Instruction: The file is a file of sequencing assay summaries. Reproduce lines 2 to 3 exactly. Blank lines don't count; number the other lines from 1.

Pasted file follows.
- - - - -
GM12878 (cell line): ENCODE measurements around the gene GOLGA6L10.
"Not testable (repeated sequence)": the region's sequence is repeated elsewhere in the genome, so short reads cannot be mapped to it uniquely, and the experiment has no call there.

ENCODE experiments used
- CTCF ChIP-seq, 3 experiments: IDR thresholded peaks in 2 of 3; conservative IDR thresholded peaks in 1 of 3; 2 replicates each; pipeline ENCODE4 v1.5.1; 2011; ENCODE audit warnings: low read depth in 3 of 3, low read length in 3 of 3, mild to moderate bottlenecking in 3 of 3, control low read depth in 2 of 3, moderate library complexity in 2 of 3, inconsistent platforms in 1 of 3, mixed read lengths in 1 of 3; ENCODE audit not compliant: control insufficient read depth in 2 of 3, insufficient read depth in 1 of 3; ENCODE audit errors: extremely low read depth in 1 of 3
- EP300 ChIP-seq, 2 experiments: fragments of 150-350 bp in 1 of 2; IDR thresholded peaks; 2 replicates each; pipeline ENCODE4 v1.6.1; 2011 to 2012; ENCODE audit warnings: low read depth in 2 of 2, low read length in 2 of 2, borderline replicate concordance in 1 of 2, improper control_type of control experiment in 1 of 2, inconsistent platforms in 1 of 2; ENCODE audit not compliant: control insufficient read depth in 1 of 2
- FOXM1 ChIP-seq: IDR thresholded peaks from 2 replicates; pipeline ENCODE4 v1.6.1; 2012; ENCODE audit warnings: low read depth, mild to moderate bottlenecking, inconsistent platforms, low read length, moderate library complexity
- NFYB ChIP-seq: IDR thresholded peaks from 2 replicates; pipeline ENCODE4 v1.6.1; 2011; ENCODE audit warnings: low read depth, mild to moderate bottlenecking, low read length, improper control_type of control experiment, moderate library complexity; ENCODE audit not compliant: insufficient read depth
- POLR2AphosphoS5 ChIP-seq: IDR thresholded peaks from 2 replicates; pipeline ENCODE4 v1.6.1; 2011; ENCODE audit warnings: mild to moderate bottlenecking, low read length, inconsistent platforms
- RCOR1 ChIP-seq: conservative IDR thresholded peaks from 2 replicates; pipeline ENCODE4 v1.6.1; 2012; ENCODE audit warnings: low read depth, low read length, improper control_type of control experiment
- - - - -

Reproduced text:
"Not testable (repeated sequence)": the region's sequence is repeated elsewhere in the genome, so short reads cannot be mapped to it uniquely, and the experiment has no call there.

ENCODE experiments used